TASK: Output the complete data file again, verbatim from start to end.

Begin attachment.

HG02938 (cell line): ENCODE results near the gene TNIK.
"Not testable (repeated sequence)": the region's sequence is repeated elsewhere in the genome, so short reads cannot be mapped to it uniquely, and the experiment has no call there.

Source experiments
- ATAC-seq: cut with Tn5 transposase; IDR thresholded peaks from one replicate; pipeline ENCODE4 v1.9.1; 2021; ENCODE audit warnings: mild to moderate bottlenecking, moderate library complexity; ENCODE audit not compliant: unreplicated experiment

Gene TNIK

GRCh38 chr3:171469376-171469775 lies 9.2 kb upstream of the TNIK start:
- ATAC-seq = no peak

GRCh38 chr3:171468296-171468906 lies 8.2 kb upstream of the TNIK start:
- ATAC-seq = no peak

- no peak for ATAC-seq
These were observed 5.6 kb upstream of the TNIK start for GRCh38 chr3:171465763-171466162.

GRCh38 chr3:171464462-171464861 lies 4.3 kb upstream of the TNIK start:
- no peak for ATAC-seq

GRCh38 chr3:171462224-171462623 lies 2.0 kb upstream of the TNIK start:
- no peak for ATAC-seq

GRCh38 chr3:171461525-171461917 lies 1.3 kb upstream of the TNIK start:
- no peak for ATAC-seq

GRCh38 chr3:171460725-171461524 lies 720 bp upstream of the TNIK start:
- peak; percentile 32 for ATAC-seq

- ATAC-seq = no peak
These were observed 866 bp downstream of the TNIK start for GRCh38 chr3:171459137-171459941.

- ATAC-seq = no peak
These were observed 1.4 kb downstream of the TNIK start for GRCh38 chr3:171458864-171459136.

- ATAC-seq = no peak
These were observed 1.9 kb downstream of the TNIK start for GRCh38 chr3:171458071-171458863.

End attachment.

HG02938 (cell line): ENCODE results near the gene TNIK.
"Not testable (repeated sequence)": the region's sequence is repeated elsewhere in the genome, so short reads cannot be mapped to it uniquely, and the experiment has no call there.

Source experiments
- ATAC-seq: cut with Tn5 transposase; IDR thresholded peaks from one replicate; pipeline ENCODE4 v1.9.1; 2021; ENCODE audit warnings: mild to moderate bottlenecking, moderate library complexity; ENCODE audit not compliant: unreplicated experiment

Gene TNIK

GRCh38 chr3:171469376-171469775 lies 9.2 kb upstream of the TNIK start:
- ATAC-seq = no peak

GRCh38 chr3:171468296-171468906 lies 8.2 kb upstream of the TNIK start:
- ATAC-seq = no peak

- no peak for ATAC-seq
These were observed 5.6 kb upstream of the TNIK start for GRCh38 chr3:171465763-171466162.

GRCh38 chr3:171464462-171464861 lies 4.3 kb upstream of the TNIK start:
- no peak for ATAC-seq

GRCh38 chr3:171462224-171462623 lies 2.0 kb upstream of the TNIK start:
- no peak for ATAC-seq

GRCh38 chr3:171461525-171461917 lies 1.3 kb upstream of the TNIK start:
- no peak for ATAC-seq

GRCh38 chr3:171460725-171461524 lies 720 bp upstream of the TNIK start:
- peak; percentile 32 for ATAC-seq

- ATAC-seq = no peak
These were observed 866 bp downstream of the TNIK start for GRCh38 chr3:171459137-171459941.

- ATAC-seq = no peak
These were observed 1.4 kb downstream of the TNIK start for GRCh38 chr3:171458864-171459136.

- ATAC-seq = no peak
These were observed 1.9 kb downstream of the TNIK start for GRCh38 chr3:171458071-171458863.